DevOps: Truth and Dare

DevOps: Truth and Dare

DevOps: Truth and Dare

By Ashu Chatterji, CEO at Caravel Labs

We know what high-performing software delivery and operations looks like, but do we dare to confront the simple truth about it?

Anyone who is in the business of developing and operating software for business use, “does DevOps”. The term DevOps itself is a portmanteau for development and operations, after all. The real question to ask is how well a software engineering performs on development and operations and receive the answer in simple terms – throughput (measured in terms of deployment frequency and lead time to change) and stability (change failure rate and median time to recover). This, by the way, is not just our own opinion, but the standard set by the widely respected DevOps Research and Assessment (DORA) team at Google Cloud who publish their annual report, which is available to all for free, and should be off immense interest to anyone depending on software to deliver value to their constituents.  

DORA publishes an annual State of DevOps report which gives a clear picture about how the highest performing software delivery organizations differentiate themselves from the rest. The latest report, which was published in 2021, shows the following: 

These metrics are simple, straightforward, unequivocal and relatively easy to measure. Most developer platforms such as Azure DevOps and Jira provide for measuring these. Software engineering teams improve their performance immensely and rapidly from monitoring their metrics and looking for ways to improve them. The reason is best described in the 2021 report itself:  

… these metrics focus on system-level outcomes, which helps avoid the common pitfalls of software metrics, such as pitting functions against each other and making local optimizations at the cost of overall outcomes. 

Anyone sponsoring a software engineering team would benefit from asking this question of their team’s leadership. If a straightforward answer is not forthcoming, it is probably because there are roles and functions within their software engineering machinery that benefit from waste. We often wonder how so many customers who have outsourced software development to vendors first pay for the skilled developers whose time they buy, and then pay for oversight and governance in the form of extra project management, technical oversight and quality control “taxes.”  

At Caravel Labs, perhaps because we believe that our customers pay us to equip them with a software delivery and operations capability, and not just to build and operate a piece of software, we have chosen to deal with the truth of our software delivery performance metrics. And we do it by daring to be fully transparent about it within the team and with our customers. Actually, not only are we fully transparent about it with our customers, but we also go out of the way to educate them about it and remind them to hold us accountable.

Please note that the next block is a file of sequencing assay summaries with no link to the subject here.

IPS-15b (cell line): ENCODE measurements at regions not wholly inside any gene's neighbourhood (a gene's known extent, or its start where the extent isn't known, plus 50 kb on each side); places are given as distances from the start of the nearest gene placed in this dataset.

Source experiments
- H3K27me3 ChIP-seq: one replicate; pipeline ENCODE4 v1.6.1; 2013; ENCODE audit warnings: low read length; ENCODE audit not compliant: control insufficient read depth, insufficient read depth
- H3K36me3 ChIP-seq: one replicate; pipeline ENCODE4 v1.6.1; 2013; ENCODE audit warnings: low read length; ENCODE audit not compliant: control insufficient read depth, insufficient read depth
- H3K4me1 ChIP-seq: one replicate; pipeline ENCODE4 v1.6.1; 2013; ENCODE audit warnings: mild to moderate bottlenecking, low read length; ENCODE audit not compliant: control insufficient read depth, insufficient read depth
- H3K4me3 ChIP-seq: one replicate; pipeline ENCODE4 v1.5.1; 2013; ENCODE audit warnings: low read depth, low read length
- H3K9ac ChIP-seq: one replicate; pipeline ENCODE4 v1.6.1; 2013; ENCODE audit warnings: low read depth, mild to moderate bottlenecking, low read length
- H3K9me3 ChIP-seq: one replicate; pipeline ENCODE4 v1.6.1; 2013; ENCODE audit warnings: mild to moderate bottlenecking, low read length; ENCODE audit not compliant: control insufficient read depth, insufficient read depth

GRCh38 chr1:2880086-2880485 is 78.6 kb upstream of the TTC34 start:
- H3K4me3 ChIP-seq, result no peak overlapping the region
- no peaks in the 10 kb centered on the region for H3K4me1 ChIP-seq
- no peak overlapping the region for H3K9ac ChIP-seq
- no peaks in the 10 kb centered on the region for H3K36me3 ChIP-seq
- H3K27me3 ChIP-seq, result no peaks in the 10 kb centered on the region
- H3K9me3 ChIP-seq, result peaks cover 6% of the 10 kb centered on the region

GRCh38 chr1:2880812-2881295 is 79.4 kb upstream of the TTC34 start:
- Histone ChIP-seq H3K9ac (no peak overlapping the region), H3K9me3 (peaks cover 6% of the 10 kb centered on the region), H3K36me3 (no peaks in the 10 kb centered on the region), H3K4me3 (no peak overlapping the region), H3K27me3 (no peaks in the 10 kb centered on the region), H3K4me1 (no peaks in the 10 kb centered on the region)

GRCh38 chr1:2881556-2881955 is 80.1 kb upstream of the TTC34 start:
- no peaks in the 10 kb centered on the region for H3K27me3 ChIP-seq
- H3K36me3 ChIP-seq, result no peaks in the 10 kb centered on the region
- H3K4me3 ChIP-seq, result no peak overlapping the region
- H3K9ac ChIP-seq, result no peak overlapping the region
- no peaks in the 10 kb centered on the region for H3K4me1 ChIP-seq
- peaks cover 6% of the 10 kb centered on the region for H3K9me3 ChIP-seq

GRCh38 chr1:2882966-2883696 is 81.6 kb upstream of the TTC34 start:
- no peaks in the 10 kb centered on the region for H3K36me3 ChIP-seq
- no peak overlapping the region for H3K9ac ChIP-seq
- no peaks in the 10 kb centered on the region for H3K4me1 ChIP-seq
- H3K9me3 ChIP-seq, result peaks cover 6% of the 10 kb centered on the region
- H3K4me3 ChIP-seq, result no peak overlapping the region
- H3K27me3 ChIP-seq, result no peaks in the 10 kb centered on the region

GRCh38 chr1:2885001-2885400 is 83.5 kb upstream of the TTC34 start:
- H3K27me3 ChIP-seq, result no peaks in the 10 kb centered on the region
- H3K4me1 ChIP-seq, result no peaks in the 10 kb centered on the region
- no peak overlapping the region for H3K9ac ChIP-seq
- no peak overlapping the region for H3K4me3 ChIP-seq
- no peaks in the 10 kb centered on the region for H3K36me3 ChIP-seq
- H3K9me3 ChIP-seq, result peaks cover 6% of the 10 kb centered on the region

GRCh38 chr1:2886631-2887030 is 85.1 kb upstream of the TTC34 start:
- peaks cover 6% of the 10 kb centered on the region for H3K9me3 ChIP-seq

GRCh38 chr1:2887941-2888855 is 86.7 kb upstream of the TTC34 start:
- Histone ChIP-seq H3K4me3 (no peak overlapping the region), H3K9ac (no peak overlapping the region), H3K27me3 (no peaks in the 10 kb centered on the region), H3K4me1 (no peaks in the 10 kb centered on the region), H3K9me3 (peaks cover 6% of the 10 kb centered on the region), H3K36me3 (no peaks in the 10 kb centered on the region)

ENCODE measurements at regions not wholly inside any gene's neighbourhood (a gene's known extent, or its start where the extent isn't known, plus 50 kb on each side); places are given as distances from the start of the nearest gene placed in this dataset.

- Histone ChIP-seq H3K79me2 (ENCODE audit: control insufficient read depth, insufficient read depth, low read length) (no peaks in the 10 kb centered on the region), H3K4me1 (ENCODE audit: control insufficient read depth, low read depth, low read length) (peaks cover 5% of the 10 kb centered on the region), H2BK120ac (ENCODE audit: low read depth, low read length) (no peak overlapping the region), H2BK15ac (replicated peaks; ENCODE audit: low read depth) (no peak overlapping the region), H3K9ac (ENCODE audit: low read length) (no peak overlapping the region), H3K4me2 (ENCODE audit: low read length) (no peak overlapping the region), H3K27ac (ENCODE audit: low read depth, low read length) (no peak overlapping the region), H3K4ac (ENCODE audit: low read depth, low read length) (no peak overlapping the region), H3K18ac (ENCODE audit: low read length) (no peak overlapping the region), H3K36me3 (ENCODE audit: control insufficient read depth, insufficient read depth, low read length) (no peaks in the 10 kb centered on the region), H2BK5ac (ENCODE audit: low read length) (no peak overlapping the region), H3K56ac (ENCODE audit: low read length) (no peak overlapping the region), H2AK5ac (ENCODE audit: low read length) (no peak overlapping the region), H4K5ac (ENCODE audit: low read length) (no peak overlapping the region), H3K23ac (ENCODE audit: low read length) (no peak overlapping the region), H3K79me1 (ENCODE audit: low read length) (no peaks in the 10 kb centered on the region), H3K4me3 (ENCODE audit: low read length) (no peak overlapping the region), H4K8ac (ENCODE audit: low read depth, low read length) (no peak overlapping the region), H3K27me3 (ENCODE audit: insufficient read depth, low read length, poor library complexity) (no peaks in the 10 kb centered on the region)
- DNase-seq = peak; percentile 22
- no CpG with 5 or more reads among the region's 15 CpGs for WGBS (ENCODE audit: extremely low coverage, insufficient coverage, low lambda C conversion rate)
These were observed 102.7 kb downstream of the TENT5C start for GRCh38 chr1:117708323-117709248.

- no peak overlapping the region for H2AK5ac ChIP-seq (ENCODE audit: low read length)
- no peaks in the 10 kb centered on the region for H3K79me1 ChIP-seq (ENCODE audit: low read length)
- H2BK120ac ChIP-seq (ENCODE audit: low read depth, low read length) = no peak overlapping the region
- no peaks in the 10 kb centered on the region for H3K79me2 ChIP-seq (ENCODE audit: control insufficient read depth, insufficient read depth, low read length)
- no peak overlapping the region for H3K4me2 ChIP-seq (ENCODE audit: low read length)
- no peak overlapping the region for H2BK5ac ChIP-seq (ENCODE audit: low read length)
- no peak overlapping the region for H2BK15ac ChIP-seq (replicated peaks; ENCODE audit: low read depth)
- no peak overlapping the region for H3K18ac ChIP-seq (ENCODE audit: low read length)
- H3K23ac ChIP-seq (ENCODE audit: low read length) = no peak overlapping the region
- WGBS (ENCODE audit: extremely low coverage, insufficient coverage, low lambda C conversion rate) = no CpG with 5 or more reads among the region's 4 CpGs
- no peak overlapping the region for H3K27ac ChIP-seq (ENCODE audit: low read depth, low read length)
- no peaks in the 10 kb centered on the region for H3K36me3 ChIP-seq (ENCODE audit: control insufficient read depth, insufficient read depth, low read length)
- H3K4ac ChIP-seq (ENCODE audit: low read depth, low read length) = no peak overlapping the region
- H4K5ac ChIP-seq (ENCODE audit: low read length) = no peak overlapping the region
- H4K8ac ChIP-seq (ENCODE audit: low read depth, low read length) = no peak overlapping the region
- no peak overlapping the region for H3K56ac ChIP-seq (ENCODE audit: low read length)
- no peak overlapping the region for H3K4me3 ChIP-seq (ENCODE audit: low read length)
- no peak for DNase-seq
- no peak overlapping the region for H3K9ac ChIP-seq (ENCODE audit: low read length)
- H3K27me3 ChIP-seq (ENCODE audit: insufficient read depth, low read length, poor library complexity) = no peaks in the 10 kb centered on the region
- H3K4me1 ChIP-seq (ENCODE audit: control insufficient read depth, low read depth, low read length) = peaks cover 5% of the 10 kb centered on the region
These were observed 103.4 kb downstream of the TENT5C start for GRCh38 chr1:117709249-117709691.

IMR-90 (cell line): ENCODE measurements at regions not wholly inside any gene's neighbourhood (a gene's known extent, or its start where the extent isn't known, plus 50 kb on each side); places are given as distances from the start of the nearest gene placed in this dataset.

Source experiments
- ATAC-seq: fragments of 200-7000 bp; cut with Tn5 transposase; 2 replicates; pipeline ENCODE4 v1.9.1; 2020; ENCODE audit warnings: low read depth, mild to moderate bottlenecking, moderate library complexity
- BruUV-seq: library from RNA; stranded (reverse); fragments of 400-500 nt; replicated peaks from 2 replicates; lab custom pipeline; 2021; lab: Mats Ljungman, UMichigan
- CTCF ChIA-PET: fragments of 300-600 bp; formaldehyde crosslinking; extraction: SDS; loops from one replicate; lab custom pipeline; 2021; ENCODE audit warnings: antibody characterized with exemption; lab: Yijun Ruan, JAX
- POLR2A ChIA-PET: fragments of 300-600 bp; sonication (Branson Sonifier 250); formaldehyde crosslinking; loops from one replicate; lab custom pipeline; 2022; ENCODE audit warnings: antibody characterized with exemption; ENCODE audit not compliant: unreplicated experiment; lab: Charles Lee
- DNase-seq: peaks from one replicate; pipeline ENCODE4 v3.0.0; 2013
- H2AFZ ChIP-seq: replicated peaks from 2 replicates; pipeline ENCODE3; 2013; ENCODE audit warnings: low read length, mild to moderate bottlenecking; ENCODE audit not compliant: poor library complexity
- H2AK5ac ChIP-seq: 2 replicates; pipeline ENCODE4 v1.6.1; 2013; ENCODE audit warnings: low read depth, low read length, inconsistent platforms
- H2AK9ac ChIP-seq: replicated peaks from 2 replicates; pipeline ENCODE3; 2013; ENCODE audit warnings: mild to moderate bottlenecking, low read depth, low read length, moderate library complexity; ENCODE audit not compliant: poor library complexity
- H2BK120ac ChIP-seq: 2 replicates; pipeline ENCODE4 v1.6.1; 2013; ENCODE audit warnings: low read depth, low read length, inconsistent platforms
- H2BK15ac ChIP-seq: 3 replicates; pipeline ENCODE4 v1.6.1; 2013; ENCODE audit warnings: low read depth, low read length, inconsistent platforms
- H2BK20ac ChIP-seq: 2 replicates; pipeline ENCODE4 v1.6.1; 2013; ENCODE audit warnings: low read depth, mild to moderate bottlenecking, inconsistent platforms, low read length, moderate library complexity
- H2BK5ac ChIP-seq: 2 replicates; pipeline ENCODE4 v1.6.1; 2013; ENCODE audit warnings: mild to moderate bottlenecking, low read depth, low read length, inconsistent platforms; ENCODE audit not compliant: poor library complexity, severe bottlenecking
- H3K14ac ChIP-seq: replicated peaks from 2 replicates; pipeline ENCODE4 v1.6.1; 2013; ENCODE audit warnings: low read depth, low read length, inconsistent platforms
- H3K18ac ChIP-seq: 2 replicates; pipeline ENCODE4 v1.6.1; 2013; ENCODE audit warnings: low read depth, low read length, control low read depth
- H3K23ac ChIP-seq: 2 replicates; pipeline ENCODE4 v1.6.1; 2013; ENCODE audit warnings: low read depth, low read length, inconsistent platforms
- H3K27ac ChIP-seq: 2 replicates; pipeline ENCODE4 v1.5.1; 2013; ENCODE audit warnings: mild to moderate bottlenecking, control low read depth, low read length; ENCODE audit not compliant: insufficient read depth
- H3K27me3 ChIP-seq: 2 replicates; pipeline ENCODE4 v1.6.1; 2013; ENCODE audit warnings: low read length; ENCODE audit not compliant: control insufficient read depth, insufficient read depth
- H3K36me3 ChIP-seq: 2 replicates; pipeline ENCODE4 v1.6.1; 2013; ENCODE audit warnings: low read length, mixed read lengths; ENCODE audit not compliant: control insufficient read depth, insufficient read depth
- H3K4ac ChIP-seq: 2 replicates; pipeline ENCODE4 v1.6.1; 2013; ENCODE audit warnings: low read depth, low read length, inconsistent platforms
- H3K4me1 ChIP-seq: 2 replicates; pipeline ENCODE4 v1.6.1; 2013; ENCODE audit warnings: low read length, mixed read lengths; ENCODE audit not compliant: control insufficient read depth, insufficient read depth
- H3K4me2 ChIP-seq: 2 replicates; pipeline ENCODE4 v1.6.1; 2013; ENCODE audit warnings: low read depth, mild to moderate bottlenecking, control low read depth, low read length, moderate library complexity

The graphic below is a screenshot of the DevOps performance metrics for one of our project teams. The team, which was only a couple of months old, was deploying consistently to production on a weekly basis. In the middle of January, they committed to deploying on a daily basis in their push towards attaining Elite status. This initially resulted in an uptick in the change failure rate in the first week, as weaknesses in the quality assurance and deployment processes were exposed. Instead of bringing in manual oversight and governance roles, such as more testers and project managers, the team used their learnings to improve automated testing, make the CI/CD pipelines more robust and the infrastructure as code more efficient. A week later, the team is consistently deploying changes to production at least once a day. The team is delivering the same velocity with one less developer and the number of dedicated project managers, testers and architects on the project remains unchanged. Zero. 

At Caravel Labs, we serve customers who are changing the world for the better, whether they are social entrepreneurs or change makers in the public and private sector, or even IT companies like us who build software for such innovators. The events of the last couple of years are a poignant and somber reminder of what scientists and other experts have been saying for a while, that the window for making the necessary changes to towards a sustainable future for our planet and for our species is closing rapidly. We know that digital transformation is the key to maximizing impact and meeting this shrinking opportunity, which is why we cannot squander precious time by being low performers in software delivery and operations. We must dare to deal with the truth of our software engineering performance so that we may improve it.  

If you are a leader in a software engineering organization and are wondering how your organization is performing and how it might improve, we are here to serve. Please drop us an email at info@caravellabs.com